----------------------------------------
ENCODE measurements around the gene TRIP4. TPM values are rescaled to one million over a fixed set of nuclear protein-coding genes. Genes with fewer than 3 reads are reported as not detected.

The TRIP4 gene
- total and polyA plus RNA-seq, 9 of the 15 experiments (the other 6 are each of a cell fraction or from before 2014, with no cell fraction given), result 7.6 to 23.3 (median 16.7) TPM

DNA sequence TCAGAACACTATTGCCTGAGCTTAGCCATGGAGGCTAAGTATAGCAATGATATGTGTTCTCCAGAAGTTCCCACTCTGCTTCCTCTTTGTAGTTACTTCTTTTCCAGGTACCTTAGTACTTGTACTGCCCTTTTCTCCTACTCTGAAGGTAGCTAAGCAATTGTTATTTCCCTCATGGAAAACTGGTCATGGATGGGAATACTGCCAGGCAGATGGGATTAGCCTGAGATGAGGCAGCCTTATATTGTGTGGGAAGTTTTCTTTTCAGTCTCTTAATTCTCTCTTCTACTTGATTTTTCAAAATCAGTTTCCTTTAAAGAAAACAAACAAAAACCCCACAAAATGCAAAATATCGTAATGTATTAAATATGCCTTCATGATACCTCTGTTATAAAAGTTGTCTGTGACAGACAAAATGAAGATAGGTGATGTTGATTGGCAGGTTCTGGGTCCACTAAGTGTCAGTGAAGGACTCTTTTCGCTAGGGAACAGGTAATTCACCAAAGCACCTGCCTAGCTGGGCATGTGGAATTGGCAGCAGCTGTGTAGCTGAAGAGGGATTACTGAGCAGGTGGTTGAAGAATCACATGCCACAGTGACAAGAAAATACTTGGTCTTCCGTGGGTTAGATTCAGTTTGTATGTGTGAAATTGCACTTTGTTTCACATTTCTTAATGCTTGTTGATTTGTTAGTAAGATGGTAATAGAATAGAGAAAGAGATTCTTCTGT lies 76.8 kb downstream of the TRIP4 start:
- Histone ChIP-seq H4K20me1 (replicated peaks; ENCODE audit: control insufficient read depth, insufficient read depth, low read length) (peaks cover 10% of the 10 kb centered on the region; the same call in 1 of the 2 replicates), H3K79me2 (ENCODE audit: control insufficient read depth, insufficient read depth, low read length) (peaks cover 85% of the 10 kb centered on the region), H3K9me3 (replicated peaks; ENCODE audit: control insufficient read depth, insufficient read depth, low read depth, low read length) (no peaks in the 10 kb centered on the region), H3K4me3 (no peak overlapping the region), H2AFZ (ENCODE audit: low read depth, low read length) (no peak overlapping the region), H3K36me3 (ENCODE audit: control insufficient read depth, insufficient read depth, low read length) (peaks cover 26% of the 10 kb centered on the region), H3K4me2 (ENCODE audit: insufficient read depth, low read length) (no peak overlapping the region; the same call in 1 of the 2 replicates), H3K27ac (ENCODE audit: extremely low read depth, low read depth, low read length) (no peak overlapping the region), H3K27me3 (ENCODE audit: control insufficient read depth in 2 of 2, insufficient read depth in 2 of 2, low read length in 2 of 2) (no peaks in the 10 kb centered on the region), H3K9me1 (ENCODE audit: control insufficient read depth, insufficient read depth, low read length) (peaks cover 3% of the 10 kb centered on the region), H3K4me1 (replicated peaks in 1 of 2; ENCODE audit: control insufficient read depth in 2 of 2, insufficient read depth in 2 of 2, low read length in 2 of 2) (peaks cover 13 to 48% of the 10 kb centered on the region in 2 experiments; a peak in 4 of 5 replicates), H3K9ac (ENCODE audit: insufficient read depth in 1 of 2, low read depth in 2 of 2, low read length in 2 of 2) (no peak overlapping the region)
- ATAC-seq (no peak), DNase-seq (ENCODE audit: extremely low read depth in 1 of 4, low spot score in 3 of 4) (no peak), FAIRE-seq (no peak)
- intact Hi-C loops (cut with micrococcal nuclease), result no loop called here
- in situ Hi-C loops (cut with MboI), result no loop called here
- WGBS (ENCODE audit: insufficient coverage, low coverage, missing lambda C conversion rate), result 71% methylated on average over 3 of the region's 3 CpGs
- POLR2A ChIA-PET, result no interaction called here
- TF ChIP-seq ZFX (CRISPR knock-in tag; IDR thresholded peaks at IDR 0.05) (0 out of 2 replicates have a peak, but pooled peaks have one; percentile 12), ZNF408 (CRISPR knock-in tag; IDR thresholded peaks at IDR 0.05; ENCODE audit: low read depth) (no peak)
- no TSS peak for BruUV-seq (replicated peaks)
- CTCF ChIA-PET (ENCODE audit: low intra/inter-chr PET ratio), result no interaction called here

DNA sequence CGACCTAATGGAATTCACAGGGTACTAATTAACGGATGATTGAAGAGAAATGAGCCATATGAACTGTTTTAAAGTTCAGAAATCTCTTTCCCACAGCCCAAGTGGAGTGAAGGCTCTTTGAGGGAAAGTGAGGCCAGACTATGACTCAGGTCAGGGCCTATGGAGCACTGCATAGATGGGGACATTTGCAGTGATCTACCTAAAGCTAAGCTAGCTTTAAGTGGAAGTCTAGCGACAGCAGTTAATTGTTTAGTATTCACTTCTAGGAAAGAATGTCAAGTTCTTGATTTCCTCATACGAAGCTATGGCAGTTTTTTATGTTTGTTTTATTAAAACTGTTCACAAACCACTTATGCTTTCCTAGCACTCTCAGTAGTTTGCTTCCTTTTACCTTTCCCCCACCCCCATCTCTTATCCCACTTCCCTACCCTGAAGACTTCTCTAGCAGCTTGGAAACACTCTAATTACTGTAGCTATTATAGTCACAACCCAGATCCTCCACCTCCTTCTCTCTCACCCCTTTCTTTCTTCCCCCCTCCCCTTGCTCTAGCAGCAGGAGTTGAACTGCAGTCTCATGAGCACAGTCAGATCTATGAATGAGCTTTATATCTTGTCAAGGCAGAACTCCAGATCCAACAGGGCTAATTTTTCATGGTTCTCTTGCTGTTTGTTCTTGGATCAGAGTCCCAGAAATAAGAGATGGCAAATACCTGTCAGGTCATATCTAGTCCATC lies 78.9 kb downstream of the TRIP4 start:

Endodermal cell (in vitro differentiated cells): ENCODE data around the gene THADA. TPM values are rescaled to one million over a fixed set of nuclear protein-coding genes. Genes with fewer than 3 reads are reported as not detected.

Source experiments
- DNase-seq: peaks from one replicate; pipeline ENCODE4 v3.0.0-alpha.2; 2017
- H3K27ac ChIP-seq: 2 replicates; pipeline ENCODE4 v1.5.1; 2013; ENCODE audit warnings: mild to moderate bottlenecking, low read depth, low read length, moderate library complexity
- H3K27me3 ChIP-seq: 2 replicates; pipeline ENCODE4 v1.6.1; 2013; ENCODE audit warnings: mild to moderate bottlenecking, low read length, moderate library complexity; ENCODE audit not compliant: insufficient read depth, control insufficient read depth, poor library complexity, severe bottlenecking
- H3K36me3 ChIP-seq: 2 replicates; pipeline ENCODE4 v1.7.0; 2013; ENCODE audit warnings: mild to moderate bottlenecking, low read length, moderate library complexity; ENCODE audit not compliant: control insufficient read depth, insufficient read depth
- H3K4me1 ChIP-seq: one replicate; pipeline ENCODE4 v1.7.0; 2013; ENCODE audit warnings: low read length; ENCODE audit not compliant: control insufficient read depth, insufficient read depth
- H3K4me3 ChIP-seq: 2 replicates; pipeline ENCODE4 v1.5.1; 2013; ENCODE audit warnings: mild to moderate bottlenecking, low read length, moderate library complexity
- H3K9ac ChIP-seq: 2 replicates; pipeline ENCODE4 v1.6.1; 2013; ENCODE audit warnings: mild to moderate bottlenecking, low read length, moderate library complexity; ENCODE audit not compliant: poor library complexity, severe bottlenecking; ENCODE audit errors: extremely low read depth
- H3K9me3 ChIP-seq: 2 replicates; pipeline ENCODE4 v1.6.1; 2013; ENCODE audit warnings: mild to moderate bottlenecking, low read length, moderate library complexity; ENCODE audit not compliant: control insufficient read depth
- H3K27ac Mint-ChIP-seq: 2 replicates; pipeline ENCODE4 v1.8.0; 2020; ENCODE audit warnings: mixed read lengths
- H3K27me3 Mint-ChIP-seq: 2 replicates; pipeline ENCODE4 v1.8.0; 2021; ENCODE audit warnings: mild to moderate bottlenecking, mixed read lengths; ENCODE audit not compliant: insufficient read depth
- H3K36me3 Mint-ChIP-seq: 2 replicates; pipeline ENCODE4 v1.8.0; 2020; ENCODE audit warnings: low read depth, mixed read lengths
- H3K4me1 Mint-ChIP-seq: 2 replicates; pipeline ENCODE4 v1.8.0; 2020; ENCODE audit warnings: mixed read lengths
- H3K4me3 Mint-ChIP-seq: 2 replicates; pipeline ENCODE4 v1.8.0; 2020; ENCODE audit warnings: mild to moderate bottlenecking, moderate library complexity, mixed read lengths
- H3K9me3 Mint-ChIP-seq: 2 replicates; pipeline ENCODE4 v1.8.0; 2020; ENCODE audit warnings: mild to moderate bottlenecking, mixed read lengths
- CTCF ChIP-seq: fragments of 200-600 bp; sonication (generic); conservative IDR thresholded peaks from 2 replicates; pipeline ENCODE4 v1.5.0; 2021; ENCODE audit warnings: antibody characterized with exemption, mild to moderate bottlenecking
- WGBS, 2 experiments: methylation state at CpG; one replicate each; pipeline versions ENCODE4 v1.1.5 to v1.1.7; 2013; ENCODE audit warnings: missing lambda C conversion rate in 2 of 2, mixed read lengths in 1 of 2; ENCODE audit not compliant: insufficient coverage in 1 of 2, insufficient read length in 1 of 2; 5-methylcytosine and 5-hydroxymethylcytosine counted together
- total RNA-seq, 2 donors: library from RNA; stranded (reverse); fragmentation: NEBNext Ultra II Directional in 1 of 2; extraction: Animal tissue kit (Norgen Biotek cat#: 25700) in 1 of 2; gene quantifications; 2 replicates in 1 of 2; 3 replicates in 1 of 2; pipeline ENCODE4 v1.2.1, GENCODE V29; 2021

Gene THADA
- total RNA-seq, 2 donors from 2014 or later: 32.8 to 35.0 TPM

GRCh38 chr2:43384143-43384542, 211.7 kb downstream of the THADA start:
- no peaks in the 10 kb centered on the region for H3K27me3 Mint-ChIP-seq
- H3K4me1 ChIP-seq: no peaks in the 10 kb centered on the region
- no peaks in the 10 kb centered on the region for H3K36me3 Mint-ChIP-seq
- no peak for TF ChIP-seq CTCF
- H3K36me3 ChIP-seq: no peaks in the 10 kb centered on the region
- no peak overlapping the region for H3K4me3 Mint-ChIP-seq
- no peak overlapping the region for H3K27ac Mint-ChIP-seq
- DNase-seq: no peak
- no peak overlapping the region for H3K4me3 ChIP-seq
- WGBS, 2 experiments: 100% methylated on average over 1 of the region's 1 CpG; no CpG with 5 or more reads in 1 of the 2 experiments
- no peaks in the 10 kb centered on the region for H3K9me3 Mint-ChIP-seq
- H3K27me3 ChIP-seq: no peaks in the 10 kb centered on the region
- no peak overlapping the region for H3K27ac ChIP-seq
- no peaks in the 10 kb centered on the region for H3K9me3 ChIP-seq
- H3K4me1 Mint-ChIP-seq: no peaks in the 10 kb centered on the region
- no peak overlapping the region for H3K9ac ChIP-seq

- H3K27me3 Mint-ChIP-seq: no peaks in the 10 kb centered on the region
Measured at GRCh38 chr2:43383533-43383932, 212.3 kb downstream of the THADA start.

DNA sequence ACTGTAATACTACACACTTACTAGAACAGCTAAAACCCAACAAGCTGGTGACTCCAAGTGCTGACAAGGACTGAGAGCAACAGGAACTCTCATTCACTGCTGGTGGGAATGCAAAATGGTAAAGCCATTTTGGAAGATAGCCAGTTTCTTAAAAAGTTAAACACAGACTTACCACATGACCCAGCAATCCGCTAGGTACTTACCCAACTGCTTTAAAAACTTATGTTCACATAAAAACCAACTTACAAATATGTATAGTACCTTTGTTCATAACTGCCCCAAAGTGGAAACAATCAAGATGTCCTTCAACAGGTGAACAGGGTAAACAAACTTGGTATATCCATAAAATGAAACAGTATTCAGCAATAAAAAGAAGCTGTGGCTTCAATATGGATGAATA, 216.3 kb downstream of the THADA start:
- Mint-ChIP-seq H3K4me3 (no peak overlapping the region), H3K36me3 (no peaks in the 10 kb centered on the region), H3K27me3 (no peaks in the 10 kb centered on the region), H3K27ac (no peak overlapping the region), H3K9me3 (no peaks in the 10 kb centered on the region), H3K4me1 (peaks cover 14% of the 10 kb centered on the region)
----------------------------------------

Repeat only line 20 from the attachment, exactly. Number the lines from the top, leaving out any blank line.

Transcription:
- H3K36me3 ChIP-seq: 2 replicates; pipeline ENCODE4 v1.7.0; 2013; ENCODE audit warnings: mild to moderate bottlenecking, low read length, moderate library complexity; ENCODE audit not compliant: control insufficient read depth, insufficient read depth